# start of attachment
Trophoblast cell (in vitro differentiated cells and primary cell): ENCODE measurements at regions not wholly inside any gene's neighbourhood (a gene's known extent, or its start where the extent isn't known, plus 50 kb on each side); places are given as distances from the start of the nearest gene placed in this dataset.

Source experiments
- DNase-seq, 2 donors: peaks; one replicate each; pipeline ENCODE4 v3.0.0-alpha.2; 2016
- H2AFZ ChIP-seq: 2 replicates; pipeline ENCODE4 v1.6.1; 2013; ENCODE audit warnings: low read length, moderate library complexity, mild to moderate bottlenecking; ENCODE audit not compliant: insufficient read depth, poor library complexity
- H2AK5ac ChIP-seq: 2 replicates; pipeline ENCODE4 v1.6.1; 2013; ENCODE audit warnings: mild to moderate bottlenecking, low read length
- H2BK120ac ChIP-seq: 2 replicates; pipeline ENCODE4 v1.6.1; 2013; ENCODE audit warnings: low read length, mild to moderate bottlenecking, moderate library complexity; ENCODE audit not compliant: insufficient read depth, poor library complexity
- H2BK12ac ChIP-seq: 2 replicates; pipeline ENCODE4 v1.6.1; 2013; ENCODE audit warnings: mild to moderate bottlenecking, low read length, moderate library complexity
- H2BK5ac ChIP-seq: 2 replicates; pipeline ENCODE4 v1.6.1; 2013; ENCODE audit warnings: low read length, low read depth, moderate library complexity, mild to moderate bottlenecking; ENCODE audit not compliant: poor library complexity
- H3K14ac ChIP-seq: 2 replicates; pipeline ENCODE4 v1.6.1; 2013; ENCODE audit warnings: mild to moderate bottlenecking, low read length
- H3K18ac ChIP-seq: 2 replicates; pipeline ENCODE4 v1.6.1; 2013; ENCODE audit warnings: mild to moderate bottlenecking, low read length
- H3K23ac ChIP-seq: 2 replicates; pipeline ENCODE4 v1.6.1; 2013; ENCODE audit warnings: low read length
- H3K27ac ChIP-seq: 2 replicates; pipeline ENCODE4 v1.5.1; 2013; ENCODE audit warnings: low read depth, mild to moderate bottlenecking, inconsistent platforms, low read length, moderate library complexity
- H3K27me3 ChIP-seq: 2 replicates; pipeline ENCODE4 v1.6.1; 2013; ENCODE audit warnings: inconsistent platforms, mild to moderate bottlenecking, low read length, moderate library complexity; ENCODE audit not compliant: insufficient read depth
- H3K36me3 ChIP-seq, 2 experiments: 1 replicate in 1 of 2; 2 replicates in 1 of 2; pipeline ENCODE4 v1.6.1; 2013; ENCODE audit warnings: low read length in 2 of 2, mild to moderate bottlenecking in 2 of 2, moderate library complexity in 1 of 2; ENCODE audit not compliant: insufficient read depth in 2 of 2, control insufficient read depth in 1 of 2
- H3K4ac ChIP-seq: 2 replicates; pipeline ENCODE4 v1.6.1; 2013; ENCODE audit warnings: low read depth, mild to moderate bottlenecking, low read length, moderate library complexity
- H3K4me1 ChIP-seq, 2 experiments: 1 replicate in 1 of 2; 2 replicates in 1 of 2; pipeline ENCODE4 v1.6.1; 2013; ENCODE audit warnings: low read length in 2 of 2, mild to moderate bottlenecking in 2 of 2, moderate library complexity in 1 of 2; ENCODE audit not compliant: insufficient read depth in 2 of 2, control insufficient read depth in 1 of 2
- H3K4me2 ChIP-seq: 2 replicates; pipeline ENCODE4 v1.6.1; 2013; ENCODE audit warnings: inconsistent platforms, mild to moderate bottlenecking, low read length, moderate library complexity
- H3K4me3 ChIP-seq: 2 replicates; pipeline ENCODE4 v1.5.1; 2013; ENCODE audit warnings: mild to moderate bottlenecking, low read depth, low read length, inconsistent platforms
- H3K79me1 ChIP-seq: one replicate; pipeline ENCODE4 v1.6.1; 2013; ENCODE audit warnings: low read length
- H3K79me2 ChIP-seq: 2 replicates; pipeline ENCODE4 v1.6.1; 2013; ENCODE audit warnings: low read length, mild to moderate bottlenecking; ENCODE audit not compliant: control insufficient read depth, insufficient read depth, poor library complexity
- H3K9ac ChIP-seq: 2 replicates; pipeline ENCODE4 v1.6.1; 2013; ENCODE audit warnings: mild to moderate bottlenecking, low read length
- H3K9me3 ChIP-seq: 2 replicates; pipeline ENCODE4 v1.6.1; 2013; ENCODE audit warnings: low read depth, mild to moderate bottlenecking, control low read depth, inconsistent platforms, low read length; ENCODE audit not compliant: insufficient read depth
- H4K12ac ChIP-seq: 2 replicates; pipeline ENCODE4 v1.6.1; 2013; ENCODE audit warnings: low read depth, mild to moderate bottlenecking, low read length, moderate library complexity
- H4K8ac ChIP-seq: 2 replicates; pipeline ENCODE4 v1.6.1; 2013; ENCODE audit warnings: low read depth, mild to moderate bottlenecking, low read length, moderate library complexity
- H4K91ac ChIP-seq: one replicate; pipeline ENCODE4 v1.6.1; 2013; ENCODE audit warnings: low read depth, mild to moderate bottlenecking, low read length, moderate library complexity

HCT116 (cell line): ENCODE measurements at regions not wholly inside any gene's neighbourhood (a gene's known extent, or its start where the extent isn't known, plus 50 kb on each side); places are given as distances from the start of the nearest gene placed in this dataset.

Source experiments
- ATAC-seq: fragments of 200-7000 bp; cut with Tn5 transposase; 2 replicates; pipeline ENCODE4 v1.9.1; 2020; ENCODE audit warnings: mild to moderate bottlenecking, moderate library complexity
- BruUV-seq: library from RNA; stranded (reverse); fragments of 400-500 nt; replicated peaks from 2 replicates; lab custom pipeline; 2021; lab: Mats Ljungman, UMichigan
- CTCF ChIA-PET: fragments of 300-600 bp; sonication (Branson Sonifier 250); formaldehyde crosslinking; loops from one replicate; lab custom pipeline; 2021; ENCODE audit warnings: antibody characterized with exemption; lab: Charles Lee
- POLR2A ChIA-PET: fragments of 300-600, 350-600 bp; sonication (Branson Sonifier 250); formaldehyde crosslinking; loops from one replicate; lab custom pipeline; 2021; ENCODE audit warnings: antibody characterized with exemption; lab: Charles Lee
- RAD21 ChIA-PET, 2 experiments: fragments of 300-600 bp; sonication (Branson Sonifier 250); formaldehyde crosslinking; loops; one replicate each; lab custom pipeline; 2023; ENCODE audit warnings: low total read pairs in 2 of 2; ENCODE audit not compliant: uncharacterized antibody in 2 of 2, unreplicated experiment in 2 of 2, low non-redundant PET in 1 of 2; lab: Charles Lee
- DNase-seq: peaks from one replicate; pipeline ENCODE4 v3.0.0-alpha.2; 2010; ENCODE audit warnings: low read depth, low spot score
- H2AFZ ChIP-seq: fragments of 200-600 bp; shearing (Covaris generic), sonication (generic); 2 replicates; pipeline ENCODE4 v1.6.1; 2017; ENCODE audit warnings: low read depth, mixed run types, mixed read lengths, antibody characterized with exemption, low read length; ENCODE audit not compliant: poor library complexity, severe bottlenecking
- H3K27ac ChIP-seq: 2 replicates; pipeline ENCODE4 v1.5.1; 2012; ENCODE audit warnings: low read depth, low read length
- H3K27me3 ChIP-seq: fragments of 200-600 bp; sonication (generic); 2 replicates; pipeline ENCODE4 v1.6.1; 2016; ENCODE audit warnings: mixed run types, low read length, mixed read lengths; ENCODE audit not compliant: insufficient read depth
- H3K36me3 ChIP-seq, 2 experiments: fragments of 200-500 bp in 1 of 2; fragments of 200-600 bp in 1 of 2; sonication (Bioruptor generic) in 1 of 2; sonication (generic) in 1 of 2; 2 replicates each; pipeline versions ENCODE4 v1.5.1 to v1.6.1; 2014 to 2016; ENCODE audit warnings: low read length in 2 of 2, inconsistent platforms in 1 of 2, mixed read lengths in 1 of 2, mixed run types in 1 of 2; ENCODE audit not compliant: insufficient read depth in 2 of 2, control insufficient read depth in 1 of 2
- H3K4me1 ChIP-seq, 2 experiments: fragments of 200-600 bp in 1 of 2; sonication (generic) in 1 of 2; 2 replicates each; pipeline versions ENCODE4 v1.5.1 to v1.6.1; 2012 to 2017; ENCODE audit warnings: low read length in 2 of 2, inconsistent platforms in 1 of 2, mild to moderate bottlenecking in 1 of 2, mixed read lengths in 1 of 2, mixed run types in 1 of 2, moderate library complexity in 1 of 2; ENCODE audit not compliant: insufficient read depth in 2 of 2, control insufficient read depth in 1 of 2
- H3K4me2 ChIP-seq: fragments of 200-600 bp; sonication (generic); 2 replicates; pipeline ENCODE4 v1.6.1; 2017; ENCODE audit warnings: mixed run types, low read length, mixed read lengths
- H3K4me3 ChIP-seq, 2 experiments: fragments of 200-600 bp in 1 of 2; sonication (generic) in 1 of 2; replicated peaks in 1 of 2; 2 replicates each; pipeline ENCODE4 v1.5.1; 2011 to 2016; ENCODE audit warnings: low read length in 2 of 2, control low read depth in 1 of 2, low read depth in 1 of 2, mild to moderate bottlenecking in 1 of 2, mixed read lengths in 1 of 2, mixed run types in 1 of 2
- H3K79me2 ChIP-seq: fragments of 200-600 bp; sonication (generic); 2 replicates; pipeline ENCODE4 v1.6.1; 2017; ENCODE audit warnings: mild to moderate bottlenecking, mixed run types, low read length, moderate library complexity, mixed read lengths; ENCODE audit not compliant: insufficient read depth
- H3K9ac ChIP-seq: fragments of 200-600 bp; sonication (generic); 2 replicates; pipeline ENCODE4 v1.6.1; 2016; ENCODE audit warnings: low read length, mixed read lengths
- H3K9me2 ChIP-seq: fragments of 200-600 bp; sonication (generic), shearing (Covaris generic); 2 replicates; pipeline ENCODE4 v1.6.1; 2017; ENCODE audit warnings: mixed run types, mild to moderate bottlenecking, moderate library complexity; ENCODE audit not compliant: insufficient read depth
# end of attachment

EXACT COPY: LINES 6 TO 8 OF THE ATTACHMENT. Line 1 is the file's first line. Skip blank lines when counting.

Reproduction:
- H2BK120ac ChIP-seq: 2 replicates; pipeline ENCODE4 v1.6.1; 2013; ENCODE audit warnings: low read length, mild to moderate bottlenecking, moderate library complexity; ENCODE audit not compliant: insufficient read depth, poor library complexity
- H2BK12ac ChIP-seq: 2 replicates; pipeline ENCODE4 v1.6.1; 2013; ENCODE audit warnings: mild to moderate bottlenecking, low read length, moderate library complexity
- H2BK5ac ChIP-seq: 2 replicates; pipeline ENCODE4 v1.6.1; 2013; ENCODE audit warnings: low read length, low read depth, moderate library complexity, mild to moderate bottlenecking; ENCODE audit not compliant: poor library complexity